Zen is a school of Mahayana Buddhism that originated in China during the Tang dynasty, known as the Chan School, and later developed into various sub-schools and branches.
From China, Chán spread south to Vietnam and became Vietnamese Thiền, northeast to Korea to become Seon Buddhism, and east to Japan, becoming Japanese Zen.
Zen teachers often promote diaphragmatic breathing, stating that the breath must come from the lower abdomen (known as hara or tanden in .
Sōtō Zen or the Sōtō school is the largest of the three traditional sects of Zen in Japanese Buddhism.
It is the Japanese line of the Chinese Cáodòng school, which was founded during the Tang dynasty by Dòngshān Liánjiè.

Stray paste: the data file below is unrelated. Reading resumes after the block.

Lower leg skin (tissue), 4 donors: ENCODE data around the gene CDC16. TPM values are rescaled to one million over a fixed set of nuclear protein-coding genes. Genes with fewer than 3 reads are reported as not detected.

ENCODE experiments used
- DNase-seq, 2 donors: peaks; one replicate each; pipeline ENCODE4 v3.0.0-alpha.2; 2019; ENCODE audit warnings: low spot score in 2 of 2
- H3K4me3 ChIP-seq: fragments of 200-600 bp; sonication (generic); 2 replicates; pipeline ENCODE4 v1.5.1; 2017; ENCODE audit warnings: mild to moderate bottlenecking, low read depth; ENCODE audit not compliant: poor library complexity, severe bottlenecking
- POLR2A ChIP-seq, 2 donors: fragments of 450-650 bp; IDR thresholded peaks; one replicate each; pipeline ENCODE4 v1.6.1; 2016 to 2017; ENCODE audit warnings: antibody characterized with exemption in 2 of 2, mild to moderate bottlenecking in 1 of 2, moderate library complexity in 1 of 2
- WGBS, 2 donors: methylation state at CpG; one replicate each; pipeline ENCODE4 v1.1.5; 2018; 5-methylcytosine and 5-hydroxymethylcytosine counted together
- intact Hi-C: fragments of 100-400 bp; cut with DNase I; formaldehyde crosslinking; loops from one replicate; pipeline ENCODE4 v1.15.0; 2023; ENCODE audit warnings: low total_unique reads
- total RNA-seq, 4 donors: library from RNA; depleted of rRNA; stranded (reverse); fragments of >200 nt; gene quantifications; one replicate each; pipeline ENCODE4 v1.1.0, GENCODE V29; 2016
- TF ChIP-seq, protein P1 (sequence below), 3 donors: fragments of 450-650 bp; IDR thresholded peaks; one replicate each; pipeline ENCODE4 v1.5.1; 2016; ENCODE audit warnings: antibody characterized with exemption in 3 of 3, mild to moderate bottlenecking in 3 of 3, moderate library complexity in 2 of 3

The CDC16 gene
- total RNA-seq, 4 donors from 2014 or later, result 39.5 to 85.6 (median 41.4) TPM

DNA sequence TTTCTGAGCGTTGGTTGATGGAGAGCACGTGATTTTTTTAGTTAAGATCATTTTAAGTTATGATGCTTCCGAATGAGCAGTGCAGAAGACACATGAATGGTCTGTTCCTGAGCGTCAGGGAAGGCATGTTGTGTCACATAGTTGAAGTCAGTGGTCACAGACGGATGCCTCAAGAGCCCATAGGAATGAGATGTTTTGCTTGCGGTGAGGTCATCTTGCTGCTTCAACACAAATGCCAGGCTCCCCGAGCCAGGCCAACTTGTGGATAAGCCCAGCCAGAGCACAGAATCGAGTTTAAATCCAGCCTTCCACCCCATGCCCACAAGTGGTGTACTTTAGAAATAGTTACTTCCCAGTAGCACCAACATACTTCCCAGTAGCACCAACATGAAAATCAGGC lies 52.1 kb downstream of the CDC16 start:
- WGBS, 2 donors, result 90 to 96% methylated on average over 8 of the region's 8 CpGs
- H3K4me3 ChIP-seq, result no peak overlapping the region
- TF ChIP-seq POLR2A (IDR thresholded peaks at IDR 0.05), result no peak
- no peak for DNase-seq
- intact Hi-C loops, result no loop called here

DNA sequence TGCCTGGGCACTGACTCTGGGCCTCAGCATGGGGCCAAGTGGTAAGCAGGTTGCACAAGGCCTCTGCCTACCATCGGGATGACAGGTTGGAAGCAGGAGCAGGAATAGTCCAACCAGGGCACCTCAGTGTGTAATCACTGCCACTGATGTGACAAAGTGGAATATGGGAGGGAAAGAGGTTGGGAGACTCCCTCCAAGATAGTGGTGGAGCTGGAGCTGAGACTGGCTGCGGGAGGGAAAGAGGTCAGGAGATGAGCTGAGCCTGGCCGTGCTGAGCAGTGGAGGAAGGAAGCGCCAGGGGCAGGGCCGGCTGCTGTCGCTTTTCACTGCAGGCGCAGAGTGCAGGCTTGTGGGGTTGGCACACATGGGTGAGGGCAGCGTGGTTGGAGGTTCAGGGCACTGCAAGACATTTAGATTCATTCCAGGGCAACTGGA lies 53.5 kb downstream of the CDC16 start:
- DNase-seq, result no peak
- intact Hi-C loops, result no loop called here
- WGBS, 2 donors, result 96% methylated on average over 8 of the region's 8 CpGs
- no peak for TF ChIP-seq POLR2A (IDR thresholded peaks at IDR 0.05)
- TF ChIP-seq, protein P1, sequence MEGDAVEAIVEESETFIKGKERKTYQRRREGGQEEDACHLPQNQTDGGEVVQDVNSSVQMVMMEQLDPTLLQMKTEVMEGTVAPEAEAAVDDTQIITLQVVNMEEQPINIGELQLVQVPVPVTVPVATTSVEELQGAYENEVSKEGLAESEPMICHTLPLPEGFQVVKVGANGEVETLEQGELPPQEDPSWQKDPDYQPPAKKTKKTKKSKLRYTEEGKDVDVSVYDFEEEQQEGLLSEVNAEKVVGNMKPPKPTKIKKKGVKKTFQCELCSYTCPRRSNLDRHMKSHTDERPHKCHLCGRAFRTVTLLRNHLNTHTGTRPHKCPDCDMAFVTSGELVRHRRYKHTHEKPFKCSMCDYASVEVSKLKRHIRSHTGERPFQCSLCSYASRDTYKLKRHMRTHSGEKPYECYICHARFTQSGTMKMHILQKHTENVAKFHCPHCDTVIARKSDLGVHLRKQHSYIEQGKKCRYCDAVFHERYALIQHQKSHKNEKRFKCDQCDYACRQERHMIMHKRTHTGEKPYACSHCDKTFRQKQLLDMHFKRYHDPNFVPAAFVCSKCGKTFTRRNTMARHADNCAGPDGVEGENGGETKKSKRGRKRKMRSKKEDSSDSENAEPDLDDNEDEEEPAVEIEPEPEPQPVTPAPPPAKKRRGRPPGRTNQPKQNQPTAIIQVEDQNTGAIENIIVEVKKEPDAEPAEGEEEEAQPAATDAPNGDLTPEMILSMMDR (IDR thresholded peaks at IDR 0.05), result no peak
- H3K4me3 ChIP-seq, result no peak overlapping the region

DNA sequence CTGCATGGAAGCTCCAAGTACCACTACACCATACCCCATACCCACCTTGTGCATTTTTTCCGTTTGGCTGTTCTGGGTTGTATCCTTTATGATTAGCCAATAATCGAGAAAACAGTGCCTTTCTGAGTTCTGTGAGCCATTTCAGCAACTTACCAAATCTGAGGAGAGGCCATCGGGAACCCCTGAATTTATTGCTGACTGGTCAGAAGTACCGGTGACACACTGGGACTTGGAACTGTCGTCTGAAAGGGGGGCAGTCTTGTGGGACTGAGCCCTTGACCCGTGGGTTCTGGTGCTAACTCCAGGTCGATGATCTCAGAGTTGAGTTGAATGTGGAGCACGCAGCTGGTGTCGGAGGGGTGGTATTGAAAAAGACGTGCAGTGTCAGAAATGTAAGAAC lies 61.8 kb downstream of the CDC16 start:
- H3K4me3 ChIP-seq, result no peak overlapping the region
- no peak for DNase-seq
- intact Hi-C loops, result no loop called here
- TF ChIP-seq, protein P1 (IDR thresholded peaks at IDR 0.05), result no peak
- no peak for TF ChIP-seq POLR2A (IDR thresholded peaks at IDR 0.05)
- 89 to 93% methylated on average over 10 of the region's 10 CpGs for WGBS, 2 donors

It emphasizes Shikantaza, meditation with no objects, anchors, or content.
The meditator strives to be aware of the stream of thoughts, allowing them to arise and pass away without interference.
With about 14,000 temples, Sōtō .
Zen was introduced in the United States at the end of the 19th century by Japanese teachers who went to America to serve groups of Japanese immigrants and become acquainted with the American culture.
Though its origins are distant, today there are plenty of prominent American Zen .